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Feed Sea Otters to Starving Ethiopians

July 20, 1986

In response to "California Sea Otter's Life and Death Struggles" of July 6 (by Allan Parachini), I am opposed to efforts made to expand the population and range of sea otters. The application of the Endangered Species Act and Marine Mammal Protection Act to the sea otter is absurd. Let me illustrate. Suppose we exterminate all rats in the U.S. save two. With the absence of this vermin, production of grains and food stuffs increases dramatically.

An organization known as Friends of the Rat petitions the U.S. Fish and Wildlife Service to have the rat put on the threatened species list. Since there are only two it is granted. To restore the species to its "optimum sustainable level" the rats are allowed to forage in a grain silo. In a short time their numbers increase to 1,400 with a corresponding decrease in grain. Fearful that this "historically" small population is vulnerable to accidental spraying of farming insecticide or defoliant, the service develops a "Rat Recovery Plan." Rats will be translocated to a second grain silo to minimize the impact to the rat population that may occur from such an accident.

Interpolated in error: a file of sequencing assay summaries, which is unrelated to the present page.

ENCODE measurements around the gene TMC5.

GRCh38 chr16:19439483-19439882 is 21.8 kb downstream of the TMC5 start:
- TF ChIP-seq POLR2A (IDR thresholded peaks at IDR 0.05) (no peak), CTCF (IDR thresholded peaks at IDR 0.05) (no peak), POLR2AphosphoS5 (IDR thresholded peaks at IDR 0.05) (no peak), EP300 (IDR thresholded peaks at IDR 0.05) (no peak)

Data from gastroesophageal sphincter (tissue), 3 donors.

When farmers protest the depletion of grain they are told that grain harvests are unnaturally high because of the near extinction of rats. Therefore, high yields of grain should not be taken for granted. It is also reasoned that depletion of grain by rats is acceptable because the same depletions can occur with overfarming practices.

This scenario is ludicrous because the Endangered Species Act fails to recognize that ultimately mankind should be given priority over wildlife, not the reverse.

The U.S. Fish and Wildlife Service should be promoting the production of food for mankind: abalone, pismo clams, crabs and lobster. To do real service for mankind the U.S. Fish and Wildlife Service should provide starving Ethiopians with otter meat.

D. MIKE EMCH

Reseda

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